Confederate Cabinet Shake-up, Stonewall Attacks.
Confederate President Jefferson Davis, beset by recent military setbacks, orders a major Cabinet reshuffle this week 150 years ago in the Civil War. The Confederate leader orders on March 18, 1862, that George W. Randolph — a Virginia native and grandson of Thomas Jefferson — take charge as Confederate war secretary. Randolph succeeds Judah P. Benjamin. Benjamin, who was criticized for his handling of the department and now moves to secretary of state.
Randolph will go on in the next eight months to reorganize and bolster the Confederate war machinery for the battles ahead. Despite recent reversals for the Confederacy, the war is still young. An Associated Press dispatch in early March speaks of growing federal worries about a vexing Confederate commander, Maj. Gen. Thomas "Stonewall" Jackson, now ranging about the Virginia countryside. AP's correspondent reports: "Intelligence from Winchester leads to the belief that General Jackson is there in full force."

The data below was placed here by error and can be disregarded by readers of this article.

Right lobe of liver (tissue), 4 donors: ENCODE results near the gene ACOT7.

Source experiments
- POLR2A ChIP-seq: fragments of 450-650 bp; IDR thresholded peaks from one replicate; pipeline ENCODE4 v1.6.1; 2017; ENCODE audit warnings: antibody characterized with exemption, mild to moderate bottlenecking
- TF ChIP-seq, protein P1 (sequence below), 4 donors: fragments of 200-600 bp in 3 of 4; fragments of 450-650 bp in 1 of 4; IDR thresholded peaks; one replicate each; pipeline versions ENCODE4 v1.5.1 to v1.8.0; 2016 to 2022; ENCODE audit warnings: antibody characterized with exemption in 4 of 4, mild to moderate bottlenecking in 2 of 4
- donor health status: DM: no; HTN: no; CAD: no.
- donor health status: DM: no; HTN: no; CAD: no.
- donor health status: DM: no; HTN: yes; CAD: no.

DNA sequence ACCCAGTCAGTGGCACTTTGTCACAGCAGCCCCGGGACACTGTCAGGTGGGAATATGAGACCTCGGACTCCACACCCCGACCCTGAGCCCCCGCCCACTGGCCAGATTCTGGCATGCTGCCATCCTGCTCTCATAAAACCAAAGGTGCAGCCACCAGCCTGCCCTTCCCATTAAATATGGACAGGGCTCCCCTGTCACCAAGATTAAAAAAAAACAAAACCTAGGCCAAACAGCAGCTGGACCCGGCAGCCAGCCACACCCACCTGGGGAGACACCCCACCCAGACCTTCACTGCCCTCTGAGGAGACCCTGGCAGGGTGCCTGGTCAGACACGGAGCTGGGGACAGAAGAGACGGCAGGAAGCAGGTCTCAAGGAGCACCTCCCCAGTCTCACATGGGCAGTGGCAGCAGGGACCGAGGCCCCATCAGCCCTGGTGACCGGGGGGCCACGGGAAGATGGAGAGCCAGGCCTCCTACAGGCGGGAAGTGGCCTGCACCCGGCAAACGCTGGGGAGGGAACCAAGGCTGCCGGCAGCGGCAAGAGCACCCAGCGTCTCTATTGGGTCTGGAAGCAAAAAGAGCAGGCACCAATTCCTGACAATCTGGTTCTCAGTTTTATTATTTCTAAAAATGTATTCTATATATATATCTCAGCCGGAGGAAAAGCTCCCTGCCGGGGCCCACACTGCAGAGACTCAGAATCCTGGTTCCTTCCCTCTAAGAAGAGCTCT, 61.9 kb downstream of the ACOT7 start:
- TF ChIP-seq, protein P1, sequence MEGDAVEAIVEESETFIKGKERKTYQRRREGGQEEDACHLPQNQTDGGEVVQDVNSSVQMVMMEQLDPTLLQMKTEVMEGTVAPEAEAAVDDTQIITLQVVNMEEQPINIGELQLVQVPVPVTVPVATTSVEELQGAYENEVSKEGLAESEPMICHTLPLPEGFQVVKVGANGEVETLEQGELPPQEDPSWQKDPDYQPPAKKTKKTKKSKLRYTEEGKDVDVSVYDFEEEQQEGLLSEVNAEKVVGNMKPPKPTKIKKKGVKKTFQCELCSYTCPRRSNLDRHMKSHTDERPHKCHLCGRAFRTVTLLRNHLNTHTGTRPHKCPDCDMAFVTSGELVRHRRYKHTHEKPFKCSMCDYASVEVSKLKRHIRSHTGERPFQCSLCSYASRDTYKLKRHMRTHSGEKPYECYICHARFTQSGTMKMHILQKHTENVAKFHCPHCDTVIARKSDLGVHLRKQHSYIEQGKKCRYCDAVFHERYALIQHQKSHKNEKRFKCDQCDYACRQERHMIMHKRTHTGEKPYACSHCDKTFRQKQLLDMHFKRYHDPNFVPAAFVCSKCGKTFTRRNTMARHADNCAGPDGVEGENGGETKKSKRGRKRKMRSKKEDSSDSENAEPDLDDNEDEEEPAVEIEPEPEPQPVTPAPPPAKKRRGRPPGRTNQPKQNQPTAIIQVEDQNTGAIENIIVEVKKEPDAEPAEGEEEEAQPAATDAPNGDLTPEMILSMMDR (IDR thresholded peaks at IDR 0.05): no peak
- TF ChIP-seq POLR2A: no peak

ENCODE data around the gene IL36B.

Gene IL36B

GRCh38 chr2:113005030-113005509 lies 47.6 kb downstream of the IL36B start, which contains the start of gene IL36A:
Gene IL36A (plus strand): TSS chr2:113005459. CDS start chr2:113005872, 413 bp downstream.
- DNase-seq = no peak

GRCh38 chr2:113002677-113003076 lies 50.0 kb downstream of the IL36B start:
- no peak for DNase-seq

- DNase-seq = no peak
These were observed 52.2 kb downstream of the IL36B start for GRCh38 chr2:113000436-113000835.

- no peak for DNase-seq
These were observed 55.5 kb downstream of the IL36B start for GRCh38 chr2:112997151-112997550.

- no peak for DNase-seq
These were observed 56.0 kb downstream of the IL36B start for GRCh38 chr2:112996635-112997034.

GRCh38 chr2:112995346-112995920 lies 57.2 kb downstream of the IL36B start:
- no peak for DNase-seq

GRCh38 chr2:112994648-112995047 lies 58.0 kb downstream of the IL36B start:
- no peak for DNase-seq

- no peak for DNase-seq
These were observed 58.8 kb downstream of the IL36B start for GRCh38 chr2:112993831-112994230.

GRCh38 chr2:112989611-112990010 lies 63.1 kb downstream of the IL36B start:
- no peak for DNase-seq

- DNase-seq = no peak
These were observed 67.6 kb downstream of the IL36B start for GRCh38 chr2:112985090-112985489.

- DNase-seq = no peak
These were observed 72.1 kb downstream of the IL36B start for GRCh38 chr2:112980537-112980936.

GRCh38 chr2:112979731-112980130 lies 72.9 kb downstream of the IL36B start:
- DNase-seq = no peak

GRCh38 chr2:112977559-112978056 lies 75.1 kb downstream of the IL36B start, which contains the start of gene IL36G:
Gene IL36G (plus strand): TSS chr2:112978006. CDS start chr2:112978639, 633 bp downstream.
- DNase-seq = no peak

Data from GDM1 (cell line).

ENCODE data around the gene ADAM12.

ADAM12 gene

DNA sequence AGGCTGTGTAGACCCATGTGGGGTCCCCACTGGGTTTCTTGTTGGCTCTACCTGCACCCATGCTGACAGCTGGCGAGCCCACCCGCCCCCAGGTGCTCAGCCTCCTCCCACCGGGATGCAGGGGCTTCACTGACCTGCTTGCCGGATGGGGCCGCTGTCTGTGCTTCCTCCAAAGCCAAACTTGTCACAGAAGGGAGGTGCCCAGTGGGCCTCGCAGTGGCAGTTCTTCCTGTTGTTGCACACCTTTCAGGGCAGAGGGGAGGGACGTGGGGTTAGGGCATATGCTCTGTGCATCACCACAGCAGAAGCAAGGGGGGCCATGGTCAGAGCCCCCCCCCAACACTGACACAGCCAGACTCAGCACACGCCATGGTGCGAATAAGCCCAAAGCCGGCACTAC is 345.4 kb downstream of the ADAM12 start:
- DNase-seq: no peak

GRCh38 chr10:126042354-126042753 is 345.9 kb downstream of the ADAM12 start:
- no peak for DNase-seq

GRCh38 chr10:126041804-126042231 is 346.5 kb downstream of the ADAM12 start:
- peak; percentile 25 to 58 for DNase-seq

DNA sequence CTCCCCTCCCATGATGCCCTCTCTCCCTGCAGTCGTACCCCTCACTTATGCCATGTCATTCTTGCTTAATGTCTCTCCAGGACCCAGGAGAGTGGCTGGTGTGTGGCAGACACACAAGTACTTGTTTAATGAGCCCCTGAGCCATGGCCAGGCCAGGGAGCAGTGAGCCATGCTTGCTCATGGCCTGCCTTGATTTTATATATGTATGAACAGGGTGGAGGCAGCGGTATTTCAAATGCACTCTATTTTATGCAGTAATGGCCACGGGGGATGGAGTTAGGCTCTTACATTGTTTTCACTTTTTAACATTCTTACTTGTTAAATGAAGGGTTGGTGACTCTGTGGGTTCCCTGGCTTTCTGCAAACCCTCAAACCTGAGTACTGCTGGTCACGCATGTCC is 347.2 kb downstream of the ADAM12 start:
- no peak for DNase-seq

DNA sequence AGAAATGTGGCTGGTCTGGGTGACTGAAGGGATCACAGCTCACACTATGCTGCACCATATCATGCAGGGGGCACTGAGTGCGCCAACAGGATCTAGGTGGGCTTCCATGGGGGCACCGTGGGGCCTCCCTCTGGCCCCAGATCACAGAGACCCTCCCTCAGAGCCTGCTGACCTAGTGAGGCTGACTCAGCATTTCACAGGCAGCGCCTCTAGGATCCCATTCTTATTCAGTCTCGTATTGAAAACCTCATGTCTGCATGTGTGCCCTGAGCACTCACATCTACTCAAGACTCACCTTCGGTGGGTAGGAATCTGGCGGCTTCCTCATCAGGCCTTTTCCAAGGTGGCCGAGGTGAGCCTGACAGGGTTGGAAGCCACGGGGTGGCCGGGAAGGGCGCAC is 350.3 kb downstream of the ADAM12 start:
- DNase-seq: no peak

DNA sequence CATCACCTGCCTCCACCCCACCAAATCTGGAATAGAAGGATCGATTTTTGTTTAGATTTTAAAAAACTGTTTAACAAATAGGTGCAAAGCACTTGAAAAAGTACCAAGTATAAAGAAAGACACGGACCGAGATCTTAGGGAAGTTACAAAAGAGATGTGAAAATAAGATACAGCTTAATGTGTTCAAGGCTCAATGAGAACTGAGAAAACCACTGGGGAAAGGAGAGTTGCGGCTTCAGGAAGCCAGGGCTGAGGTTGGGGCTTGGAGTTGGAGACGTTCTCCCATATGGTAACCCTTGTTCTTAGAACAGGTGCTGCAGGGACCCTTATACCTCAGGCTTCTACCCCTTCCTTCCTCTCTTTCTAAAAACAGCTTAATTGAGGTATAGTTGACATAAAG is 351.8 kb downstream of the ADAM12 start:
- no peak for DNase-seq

Indeed, some 3,400 Confederate troops commanded by Jackson will clash with a far larger Union force of about 8,500 troops on March 23, 1862, not far away at Kernston, Va. Federal forces stop Jackson's daring drive, but his campaign sounds alarm bells in Washington.
President Abraham Lincoln, wary of Jackson's threat to the capital from Virginia's neighboring Shenandoah Valley, redirects defensive forces to protect Washington's back door just when Union Gen. George B. McClellan is pressing for all the troops the federal War Department can spare him. McClellan argues a huge force is needed for an all-out attack on Richmond he is planning for his upcoming Peninsula Campaign. And after his campaign fails later in 1862, McClellan will claim he could have captured the seat of the Confederacy if he had had those extra troops at his command.